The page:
House of Cards returns for a fourth season on March 4, and it is more or less the same show it has always been. If you enjoyed the first three seasons, with all their twists and turns and underhanded Underwoodery, you will probably enjoy the fourth, at least through the six episodes that Netflix released to critics. If the first three seasons made you tear your hair out a bit, well, the fourth will probably do that, too. Sometimes House of Cards plays out like a more serious version of Scandal, and sometimes it plays out like a version of The West Wing where everyone has been replaced with their evil doppelganger, but at this point it’s mostly just its own animal. House of Cards is House of Cards. For better and worse.
(Quick digression, regarding the bizarro West Wing thing: If you need to burn 10 to 15 minutes this weekend, imagine an Underwood vs. Bartlet Democratic primary battle with Doug Stamper and Leo McGarry pulling the strings for their respective candidates. Imagine Claire Underwood and Abbey Bartlet sizing each other up. Imagine Josh Lyman jumping ship to work for Underwood and then making the Josh Lyman face — the original Jim Halpert face — once he realizes what he’s gotten himself into. Hell, let’s throw Selina Meyer from Veep in there, too. I would watch this show.)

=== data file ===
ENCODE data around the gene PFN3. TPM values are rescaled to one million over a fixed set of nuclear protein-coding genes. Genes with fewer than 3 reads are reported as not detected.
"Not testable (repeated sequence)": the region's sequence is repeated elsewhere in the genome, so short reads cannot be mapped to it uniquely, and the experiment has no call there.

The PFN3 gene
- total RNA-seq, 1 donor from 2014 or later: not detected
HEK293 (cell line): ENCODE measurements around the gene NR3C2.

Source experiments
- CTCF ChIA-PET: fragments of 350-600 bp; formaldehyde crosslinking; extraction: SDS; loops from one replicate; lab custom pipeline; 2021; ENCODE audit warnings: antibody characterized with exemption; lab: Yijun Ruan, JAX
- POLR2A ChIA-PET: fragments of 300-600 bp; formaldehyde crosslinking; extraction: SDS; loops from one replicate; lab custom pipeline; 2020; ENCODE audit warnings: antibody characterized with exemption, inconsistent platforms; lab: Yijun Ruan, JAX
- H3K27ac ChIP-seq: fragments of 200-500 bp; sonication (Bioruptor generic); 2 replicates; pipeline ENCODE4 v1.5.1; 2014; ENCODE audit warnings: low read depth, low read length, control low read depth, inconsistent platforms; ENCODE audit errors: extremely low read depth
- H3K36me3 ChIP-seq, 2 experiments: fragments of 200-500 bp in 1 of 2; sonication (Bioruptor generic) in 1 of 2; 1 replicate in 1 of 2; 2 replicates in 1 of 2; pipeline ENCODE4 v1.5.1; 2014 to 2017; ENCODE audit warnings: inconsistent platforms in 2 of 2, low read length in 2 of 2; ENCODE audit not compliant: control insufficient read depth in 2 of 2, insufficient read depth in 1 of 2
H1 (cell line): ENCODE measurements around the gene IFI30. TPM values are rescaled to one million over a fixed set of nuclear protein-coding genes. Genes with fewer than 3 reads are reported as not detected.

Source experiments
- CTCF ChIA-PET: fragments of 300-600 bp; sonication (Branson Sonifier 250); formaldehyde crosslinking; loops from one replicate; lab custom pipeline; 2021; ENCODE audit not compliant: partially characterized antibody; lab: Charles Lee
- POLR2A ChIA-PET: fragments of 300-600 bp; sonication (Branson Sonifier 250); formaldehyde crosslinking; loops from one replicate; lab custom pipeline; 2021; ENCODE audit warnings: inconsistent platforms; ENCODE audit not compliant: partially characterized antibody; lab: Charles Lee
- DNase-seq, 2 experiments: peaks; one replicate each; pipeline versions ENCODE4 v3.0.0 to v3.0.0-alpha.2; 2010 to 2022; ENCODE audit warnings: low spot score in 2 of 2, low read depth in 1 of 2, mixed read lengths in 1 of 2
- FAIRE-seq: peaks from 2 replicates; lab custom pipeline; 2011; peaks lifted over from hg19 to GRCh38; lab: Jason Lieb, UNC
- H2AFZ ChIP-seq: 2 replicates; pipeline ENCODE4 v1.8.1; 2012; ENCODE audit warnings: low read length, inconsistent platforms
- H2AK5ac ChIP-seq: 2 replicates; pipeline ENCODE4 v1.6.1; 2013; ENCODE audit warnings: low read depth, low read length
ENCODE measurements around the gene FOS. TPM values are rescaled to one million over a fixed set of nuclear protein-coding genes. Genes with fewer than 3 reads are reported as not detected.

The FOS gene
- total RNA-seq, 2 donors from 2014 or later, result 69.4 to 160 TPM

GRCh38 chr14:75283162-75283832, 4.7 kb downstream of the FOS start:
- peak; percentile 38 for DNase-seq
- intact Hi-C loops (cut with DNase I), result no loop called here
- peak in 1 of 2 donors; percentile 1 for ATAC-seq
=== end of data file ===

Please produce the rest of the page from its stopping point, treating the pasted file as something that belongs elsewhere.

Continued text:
Season three ended with Frank Underwood (Kevin Spacey) in a tough primary battle with Heather Dunbar after ascending — possibly descending — to the presidency through his usual bag of devious tricks. And at the very end of the season, Frank’s wife, Claire (Robin Wright), announced that she was leaving him. (Also, the Doug/Rachel thing happened, but let’s all agree not to talk about that.) Netflix would very much prefer I not give away specific information about things that take place in season four, but here’s something I think I can tell you without getting into trouble: Season four picks up just after that, with Frank out campaigning and giving speeches and Claire nowhere to be found.